CA Sandeep Kanoi
The case of the appellant-Department, in brief, is that the assessee had purchased agricultural lands with a clear intention to trade in buying and selling of agricultural lands, construction of residential and commercial complexes, leasing and trading in shares and securities and also leasing agricultural land. In the process of completing assessment under Section 143(3) of the Income Tax Act,, the exemption claimed with respect to the capital gains of sale of agricultural lands was negatived by the Assessing Officer and the same came to be confirmed even after the stage of Tribunal.
In other words, the sum and substance of the learned Standing Counsels argument is that the intention on the part of the assessee to trade in agricultural lands by way of an adventure is established and stands uncontroverted and confirmed. Inasmuch as the assessee made a false claim and claimed exemption from taxation, the penalty proceedings are a natural corollary and the Tribunal ought not to have interfered with the orders of the Assessing Officer as well as the Commissioner confirming the penalties.
Having considered the arguments of the learned counsel and having perused the material on record, though the word perversity has been used in the question of law raised, there is no question of perversity in the point which is raised before us. It is one thing for someone to say that the order is perverse and it is another thing that a particular finding of fact is perverse, thereby establishing the aspect of perversity. Whichever order which may ultimately be set aside by the appellate forum or the higher authority, basing on certain well settled legal principles, merely because the same was erroneous, need not be perverse or cannot be called as perverse.
In the facts of the present case, the Tribunal had recorded a finding in the penalty proceedings that the assessee had purchased agricultural lands and for a good number of years had offered income as agricultural income on account of the assessee earning income on leasing of the agricultural lands. Tribunal found, as a matter of fact, that the land is outside Municipal limits i.e., beyond eight kilometres of Municipality. This finding is not challenged. The Tribunal also considered the judgment of this Court in Raghotham Reddy v. ITO , wherein this Court had held that the sale of agricultural lands would not attract income tax and exempt from tax. In other words, the claim made by the assessee cannot be said to be bona fide with the intention to evade the tax. Merely because the claim made by the assessee has not been accepted ipso facto, the said claim cannot be said to be a deliberate act of furnishing inaccurate particulars and it also cannot be said that the information furnished by the assessee is inaccurate inviting penalty. This issue of the matter is well settled by the judgment of the Supreme Court in CIT v. Reliance Petro Products , wherein the apex Court held as under:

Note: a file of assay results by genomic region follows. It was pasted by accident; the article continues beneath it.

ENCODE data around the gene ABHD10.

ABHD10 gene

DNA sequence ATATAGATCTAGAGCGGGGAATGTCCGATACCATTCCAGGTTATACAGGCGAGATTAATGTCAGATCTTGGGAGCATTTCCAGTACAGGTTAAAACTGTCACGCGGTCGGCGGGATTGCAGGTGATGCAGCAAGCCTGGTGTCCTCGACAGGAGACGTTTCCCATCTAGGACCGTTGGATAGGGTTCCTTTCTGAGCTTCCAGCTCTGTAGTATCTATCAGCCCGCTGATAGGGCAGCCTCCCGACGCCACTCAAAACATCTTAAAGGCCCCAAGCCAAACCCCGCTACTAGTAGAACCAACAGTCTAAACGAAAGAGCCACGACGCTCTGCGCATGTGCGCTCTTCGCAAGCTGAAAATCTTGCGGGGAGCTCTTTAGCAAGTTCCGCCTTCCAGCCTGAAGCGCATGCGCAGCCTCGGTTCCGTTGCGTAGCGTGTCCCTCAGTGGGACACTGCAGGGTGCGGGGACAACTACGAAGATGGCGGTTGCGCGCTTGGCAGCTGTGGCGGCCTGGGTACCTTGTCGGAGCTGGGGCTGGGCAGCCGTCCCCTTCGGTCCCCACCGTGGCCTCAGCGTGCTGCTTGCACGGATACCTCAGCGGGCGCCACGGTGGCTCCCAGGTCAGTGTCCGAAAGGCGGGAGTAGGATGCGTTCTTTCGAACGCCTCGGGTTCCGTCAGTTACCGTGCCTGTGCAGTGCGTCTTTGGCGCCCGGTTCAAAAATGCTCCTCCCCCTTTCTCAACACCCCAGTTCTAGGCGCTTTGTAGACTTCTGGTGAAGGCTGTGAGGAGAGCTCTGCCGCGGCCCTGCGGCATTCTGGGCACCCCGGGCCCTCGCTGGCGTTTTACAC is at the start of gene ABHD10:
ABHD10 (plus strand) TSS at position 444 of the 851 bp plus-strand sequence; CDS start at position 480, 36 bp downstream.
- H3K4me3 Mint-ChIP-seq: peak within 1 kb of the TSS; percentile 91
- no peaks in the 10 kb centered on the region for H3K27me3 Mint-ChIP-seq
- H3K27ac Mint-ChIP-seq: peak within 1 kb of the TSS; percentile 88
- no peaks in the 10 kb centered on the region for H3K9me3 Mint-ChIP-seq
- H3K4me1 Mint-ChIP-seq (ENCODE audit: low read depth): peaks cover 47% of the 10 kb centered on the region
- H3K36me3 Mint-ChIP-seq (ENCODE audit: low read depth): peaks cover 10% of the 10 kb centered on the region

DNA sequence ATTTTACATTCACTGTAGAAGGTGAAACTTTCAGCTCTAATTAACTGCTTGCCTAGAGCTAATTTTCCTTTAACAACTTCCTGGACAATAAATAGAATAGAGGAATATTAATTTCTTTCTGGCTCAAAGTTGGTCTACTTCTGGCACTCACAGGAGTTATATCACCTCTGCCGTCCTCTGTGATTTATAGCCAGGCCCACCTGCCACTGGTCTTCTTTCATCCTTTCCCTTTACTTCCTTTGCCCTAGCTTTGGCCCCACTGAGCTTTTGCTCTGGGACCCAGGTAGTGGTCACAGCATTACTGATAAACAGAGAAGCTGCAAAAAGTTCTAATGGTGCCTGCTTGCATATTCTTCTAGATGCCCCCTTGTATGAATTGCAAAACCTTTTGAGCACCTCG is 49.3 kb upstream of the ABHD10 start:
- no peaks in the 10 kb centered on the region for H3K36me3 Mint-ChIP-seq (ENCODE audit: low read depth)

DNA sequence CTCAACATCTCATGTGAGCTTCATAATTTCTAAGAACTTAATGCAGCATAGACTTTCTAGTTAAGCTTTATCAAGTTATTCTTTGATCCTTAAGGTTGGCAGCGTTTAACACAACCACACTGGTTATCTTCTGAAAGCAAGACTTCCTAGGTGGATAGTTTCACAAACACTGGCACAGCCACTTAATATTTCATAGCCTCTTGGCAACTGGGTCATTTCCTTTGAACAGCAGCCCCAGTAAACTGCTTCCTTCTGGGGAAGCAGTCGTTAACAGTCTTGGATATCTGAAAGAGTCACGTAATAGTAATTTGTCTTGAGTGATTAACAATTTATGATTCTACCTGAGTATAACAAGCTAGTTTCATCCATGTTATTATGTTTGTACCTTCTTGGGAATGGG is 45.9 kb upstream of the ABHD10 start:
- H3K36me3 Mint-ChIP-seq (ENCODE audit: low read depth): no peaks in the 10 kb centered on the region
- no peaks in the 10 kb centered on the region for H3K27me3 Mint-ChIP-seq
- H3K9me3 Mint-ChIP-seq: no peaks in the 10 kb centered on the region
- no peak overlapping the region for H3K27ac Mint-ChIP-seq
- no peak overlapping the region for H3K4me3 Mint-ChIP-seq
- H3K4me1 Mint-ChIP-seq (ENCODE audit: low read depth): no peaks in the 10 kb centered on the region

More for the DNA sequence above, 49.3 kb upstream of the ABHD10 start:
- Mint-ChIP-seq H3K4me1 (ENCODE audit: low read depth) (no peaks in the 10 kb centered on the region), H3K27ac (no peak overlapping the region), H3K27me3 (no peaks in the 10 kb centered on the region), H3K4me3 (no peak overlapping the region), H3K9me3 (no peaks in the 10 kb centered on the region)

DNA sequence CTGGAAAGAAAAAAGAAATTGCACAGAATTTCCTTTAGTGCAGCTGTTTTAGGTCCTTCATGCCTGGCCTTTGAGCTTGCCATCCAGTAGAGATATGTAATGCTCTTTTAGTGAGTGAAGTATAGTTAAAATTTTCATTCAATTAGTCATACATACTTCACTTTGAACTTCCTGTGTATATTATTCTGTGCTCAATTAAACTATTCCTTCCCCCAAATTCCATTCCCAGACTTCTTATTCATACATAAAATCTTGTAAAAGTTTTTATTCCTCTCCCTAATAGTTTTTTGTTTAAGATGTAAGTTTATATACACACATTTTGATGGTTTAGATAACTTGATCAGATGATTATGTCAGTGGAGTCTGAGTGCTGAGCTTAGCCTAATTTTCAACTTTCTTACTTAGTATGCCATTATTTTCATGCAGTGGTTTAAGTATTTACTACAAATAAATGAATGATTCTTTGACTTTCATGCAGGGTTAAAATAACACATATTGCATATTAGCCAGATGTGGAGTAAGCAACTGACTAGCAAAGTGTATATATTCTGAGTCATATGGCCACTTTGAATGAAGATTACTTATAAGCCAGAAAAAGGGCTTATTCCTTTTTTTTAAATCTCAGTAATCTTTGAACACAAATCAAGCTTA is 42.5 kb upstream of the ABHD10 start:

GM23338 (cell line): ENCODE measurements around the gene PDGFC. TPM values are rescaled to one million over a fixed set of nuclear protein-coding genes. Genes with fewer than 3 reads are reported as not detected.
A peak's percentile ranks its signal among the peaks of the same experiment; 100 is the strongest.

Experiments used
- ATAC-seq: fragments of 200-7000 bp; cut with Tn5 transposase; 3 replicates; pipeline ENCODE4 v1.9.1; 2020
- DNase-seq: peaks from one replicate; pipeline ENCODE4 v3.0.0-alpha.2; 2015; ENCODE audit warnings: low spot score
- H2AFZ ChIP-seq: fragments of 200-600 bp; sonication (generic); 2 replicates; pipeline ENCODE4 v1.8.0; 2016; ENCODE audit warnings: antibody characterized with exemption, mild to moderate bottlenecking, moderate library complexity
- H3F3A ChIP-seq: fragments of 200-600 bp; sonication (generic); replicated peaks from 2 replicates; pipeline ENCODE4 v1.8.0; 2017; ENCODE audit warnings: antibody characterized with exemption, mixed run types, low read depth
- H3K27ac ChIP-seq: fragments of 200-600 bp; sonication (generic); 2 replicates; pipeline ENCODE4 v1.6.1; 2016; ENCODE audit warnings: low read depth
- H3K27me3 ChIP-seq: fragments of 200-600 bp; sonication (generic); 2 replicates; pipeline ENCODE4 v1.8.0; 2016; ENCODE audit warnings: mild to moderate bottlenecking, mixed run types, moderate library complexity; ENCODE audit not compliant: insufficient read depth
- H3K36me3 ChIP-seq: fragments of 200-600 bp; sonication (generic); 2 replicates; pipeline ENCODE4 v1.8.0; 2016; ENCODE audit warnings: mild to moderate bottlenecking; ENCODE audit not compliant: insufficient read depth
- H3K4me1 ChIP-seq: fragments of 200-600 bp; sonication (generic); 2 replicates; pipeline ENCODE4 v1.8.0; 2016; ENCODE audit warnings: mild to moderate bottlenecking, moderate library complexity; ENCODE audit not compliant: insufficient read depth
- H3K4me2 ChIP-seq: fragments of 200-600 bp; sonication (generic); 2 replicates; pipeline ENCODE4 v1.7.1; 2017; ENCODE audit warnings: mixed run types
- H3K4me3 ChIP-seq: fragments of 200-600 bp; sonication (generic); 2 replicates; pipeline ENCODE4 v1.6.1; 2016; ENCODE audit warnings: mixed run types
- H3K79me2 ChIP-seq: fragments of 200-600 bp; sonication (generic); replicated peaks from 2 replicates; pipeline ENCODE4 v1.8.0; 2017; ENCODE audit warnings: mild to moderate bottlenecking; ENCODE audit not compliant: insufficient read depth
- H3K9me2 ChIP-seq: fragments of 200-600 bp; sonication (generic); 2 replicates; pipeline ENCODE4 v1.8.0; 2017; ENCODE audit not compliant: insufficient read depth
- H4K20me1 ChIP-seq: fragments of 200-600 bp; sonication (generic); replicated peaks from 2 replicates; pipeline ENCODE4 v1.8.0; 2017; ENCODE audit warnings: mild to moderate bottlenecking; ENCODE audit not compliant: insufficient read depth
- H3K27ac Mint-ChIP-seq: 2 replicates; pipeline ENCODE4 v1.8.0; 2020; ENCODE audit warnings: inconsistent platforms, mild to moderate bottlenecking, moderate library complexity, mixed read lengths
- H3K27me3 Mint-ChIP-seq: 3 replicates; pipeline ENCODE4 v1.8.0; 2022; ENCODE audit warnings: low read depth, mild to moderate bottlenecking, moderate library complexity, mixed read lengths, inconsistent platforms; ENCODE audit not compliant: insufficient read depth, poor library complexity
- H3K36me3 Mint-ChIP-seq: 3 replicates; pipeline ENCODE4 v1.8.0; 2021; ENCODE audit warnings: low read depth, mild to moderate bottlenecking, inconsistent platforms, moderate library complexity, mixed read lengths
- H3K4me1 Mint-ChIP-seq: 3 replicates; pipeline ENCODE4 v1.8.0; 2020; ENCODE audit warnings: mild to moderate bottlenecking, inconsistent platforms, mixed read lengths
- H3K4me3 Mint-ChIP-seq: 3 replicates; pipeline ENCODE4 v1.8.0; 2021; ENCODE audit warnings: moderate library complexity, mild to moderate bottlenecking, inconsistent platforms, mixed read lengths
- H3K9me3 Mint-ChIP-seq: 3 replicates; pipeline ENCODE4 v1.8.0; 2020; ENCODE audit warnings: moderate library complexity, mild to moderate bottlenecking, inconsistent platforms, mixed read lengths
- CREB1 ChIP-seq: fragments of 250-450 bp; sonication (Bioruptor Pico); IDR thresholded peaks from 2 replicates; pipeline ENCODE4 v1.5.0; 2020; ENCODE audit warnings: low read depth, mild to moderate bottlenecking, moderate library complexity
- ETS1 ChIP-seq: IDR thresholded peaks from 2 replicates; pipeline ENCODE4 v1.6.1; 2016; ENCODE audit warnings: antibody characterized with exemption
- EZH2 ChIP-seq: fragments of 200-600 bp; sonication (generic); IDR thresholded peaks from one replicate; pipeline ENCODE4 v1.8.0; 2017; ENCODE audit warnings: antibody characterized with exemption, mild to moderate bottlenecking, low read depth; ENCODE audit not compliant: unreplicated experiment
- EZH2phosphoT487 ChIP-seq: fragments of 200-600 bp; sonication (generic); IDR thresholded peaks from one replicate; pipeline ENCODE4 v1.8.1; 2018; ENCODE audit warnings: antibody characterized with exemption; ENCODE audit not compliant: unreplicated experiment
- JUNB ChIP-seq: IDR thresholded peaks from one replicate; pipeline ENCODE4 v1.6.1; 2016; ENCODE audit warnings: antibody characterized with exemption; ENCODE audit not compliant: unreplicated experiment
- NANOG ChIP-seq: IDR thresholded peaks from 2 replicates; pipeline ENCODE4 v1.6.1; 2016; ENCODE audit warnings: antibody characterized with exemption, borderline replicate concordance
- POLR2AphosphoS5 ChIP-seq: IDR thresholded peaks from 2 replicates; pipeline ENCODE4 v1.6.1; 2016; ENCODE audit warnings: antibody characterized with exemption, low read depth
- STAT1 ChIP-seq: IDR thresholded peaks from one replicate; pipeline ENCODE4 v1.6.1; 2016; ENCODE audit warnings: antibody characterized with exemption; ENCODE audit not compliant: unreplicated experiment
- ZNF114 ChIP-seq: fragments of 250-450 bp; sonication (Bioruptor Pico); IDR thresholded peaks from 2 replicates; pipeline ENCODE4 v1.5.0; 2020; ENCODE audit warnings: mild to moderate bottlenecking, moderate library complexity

We have already seen the meaning of the word particulars in the earlier part of this judgment. Reading the words in conjunction, they must mean the details supplied in the return, which are not accurate, not exact or correct, not according to truth or erroneous. We must hasten to add hear that in this case, there is no finding that any details supplied by the assessee in its return were found to be incorrect or erroneous or false. Such not being the case, there would be no question of inviting the penalty under s. 271(1)(c) of the Act. A mere making of the claim, which is not sustainable in law, by itself, will not amount to furnishing inaccurate particulars regarding the income of the assessee. Such claim made in the return cannot amount to the inaccurate particulars.
In fact, the Tribunal had also taken into consideration of the law laid down by the Punjab & Haryana High Court in Sidhartha Enterprises , wherein it was held as under:
The judgment of the Supreme Court in Union of India vs. Dharamendra Textile Processors & Ors. (2008) 219 CTR (SC) 617 : (2008) 306 ITR 277 (SC) cannot be read as laying down that in every case where particulars of income are inaccurate, penalty must follow. What has been laid down is that qualitative difference between criminal liability under s. 276C and penalty under s. 271(1)(c) had to be kept in mind and approach adopted to the trial of a criminal case need not be adopted while considering the levy of penalty. Even so, concept of penalty has not undergone change by virtue of the said judgment. Penalty is imposed only when there is some element of deliberate default and not a mere mistake. This being the position, the finding have been recorded on facts that the furnishing of inaccurate particulars was simply a mistake and not a deliberate attempt to evade tax, the view taken by the Tribunal cannot be held to be perverse.
In the facts of the present case and in the light of the guidance as provided by the Supreme Court in the case of Reliance Petro (2 supra), merely because the assessee made a claim which is not acceptable ipso facto cannot be said to have made a wrong claim by furnishing inaccurate particulars attracting penalty under Section 271(1)(c) of the Income Tax Act, for the relevant assessment year.